In part 2 of this series, we introduced the concept of the MBC – Meaning Belief Cycle. This human phenomenon is a way in which we construct our beliefs, which are used as a reference for present moment evaluations. These evaluations concern what things mean to us as we make sense of people, places, things and events in our lives – past, present and future.
Once we have awareness of a dis-empowered shame or fear belief that is negatively impacting our lives and relationships, what can we do about it? First, we need a strategy that will recognize this MBC pattern, interrupt it and then replace with a new habit of evaluation. Next, and most important, we must make a conscious commitment to do the work necessary to ensure the greatest chance of success.
Many times people read something once, seek help a few times or go to a weekend workshop and hope that personal transformation will magically happen. Well, that usually doesn't work. I know we live in a digital world where we have instant access to information and change happens rapidly. Unfortunately, engrained beliefs require a long-term commitment to intentional daily focus for the change to take root and grow.
The nurturing of a garden can be used as an analogy. Imagine a garden in your backyard separated into two sections. On the left is a full-grown plot you have been meticulously tending to for days, weeks, months and maybe years. On the right is a patch of dirt waiting for you to plant new seeds.
Let's say the plants on the left side of the garden are the dis-empowered beliefs we have been using as our reference beliefs for many years. There are two tools we use to cultivate his little slice of our mind. First, is how often we link to a belief by making sense of our current experiences using validating meanings, which acts as the sunlight. Second, are the languages of thoughts, emotions and behaviors we use to describe our current experience, which act as water for nourishment. As long as we keep associating and accessing to this belief, the garden will flourish.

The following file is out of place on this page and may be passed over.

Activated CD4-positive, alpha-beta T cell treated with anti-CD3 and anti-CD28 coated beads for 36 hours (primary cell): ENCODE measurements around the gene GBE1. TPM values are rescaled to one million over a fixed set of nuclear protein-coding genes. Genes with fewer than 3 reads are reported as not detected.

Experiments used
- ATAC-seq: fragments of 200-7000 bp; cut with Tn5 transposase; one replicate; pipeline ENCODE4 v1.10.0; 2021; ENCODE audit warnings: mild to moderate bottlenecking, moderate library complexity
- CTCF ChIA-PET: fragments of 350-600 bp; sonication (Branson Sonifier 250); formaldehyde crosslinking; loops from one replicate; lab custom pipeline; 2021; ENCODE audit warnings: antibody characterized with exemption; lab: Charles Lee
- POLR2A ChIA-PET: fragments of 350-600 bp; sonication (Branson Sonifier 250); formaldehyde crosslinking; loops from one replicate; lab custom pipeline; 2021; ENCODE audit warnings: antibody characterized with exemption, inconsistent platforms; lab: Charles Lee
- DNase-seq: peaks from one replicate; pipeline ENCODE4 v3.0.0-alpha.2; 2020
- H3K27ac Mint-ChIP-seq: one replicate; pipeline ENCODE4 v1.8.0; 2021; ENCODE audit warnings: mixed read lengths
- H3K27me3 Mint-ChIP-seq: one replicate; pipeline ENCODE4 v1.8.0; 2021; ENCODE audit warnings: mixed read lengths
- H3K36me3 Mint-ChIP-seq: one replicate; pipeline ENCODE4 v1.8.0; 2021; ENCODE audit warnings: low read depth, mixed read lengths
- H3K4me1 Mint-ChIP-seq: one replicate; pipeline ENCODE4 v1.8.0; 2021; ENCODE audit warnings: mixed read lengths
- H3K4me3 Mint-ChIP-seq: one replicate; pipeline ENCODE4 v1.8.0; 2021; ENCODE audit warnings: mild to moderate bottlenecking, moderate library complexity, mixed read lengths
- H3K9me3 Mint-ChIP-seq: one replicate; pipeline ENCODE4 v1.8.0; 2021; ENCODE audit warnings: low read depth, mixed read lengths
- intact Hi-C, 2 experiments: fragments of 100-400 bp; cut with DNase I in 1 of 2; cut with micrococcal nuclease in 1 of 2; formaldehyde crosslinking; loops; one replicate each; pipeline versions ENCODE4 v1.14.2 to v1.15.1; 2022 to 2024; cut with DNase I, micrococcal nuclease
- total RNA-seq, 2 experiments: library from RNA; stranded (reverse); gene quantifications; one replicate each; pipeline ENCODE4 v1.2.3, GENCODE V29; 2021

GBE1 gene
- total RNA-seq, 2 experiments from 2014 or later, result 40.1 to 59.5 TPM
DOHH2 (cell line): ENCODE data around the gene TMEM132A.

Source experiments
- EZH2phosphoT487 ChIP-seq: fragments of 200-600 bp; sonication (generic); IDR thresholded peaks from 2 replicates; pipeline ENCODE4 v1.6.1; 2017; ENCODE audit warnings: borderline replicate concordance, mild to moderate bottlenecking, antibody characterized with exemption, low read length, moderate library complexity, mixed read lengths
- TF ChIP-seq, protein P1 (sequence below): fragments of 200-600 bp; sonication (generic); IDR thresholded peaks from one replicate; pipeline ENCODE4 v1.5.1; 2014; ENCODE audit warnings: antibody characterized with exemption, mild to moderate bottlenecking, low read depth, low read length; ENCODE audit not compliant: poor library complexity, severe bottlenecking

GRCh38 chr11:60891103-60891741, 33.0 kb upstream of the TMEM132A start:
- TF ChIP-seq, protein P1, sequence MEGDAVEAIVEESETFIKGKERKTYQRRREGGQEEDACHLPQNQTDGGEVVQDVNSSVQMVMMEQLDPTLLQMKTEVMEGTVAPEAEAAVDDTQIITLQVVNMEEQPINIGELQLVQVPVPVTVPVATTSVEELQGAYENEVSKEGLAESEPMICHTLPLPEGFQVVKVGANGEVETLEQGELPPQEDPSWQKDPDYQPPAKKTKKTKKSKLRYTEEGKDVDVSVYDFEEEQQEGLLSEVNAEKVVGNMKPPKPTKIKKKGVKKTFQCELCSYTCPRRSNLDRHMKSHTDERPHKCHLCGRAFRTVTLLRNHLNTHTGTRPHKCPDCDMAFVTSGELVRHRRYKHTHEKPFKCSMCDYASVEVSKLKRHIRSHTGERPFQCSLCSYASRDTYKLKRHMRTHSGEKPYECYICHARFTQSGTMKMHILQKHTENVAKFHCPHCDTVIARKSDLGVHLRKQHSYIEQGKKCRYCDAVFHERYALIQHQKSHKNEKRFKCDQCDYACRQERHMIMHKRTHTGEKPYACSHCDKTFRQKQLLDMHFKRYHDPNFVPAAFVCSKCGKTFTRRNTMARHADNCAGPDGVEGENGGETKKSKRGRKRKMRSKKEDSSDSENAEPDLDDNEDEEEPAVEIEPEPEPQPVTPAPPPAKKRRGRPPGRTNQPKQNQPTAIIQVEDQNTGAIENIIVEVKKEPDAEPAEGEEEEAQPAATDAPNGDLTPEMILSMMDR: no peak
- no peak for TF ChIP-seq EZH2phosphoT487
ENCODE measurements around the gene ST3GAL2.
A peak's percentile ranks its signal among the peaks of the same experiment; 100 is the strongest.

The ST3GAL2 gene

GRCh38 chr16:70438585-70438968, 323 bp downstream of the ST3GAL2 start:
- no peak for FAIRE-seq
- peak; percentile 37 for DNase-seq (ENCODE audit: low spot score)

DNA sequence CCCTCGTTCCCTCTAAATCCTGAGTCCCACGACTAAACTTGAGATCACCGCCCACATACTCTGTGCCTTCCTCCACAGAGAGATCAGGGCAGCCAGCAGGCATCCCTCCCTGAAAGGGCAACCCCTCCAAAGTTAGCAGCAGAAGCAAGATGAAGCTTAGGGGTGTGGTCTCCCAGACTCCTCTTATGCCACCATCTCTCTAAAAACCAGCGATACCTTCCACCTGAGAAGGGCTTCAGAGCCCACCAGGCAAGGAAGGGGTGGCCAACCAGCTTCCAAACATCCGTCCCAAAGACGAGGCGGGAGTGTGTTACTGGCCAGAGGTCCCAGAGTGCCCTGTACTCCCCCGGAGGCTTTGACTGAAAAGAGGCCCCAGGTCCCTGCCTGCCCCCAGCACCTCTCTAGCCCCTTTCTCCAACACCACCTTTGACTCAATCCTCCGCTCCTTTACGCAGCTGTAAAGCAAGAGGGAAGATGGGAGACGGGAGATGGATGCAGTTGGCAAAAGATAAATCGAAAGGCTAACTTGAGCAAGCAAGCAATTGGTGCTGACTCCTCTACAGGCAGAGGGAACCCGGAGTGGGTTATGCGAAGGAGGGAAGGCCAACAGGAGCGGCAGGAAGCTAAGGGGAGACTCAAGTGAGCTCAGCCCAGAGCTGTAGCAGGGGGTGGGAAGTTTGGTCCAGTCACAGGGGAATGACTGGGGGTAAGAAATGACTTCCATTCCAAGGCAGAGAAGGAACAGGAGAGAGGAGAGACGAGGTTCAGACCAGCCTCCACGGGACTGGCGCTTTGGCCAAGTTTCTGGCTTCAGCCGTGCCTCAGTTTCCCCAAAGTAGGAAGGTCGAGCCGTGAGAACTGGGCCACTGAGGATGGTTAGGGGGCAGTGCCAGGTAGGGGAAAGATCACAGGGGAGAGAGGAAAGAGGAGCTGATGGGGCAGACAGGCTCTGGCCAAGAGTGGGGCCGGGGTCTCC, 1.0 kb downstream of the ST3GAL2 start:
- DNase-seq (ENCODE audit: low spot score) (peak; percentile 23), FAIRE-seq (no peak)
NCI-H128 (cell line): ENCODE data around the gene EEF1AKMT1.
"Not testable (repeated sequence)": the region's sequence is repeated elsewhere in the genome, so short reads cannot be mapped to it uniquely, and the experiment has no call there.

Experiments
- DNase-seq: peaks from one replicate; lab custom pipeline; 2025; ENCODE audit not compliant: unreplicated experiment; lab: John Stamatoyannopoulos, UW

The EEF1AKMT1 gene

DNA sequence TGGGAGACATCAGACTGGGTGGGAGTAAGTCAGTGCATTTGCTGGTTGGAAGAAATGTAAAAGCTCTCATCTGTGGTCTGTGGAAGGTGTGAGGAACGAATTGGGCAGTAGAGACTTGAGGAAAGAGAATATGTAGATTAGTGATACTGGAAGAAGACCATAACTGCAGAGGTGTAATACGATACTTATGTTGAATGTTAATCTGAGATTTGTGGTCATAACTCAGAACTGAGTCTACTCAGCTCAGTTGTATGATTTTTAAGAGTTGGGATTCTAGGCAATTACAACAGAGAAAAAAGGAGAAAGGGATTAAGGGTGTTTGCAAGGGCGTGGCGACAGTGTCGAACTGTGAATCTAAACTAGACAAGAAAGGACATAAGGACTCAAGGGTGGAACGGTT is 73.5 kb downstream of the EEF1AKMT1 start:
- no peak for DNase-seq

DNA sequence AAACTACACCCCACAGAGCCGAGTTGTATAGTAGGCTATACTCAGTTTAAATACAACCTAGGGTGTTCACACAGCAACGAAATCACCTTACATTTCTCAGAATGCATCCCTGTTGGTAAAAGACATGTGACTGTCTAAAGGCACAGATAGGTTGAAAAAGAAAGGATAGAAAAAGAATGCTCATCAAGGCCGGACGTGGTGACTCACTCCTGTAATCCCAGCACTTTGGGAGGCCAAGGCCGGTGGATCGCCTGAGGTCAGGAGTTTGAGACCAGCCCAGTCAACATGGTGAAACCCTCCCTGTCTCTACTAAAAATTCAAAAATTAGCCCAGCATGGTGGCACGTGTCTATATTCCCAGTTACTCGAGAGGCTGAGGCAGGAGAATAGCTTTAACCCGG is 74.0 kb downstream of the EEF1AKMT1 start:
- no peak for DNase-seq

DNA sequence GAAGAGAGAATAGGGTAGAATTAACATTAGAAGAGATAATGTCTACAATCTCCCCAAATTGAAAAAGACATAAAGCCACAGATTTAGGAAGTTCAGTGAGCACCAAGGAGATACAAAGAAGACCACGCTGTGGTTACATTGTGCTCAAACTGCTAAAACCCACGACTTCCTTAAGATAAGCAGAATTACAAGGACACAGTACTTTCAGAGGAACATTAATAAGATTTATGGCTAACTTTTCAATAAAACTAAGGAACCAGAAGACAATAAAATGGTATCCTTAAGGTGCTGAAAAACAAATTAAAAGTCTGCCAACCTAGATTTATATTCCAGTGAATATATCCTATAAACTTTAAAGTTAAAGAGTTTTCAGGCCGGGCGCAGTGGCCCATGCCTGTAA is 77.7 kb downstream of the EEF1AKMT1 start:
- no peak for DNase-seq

What if we consciously decide to ignore the garden on the left, planted new seeds and mindfully directed our attention by assigning new meanings - shined our light onto the garden on the right? What would happen if we stopped watering the garden on the left? What if we choose to change the narrative – our language of thoughts, emotions and behaviors? The left garden will begin to wilt and eventually die, while the new plants on the right will grow and thrive.
This example is similar to how we can strategically use our mind to change our brain. By a process whereby we choose to use intentional conscious focal attention, we can neglect our dis-empowered beliefs and focus on cultivating new self-empowered beliefs. Just as a garden, the only way this change will happen is to make a decision to work the strategy daily over a period of time.
The seeds we use to grow our new garden are comprised within The Five Intentions of Empowerment. These five seeds, if planted, watered and given plenty of attention will eventually form the basis for new unconscious reference beliefs. Each of these five words, when used, will become the roots for a new story we tell about whomever or whatever is at the core of the belief.
The Five Intentions of Empowerment are in the order of flow because they build upon and reinforce each other. The interesting aspect is that they also form a new cycle because the first intention cannot survive without the fifth.
1. Intention of Now
2. Intention of Gratitude
3. Intention of Giving
4. Intention of Forgiveness
5. Intention of Faith
Beginning with the first intention, we must live in the now before we can access any of the other intentions. If we are not present, we are probably assigning some kind of judgment. In other words, we are making sense of the present based on the left side of the garden filled with the weeds of shame and pain from the past and/or the fear and anxiety of the future.
Once we focus on the actuality of reality in the present, we are able to plant the seeds of gratitude. This helps us to access the thoughts, emotions and behaviors that represent empathy, acceptance and compassion. Once the roots of gratitude take hold, we are open to give and contribute to others and ourselves instead of focusing on what we can get or receive.
When we instill the intention of giving, we are free to let go of the resentment and pain of un-forgiveness. Forgiveness is a gift we give to ourselves in order to achieve inner peace. The last intention is faith. We must have faith in a higher power and/or in ourselves. We must believe that if we intentionally nurture our new garden, we will somehow, someway survive and thrive.
The key to ensure success with this strategy is to mindfully use these five intentions daily so we begin to change the narrative of our relational traits - thoughts, emotions and behaviors embedded within our story.
The understanding of this strategy is easy; the daily application is hard. Catching ourselves in the moment and being aware that we are speaking from our old script, watering the left garden, is the challenge of a lifetime.
So, what's your new story?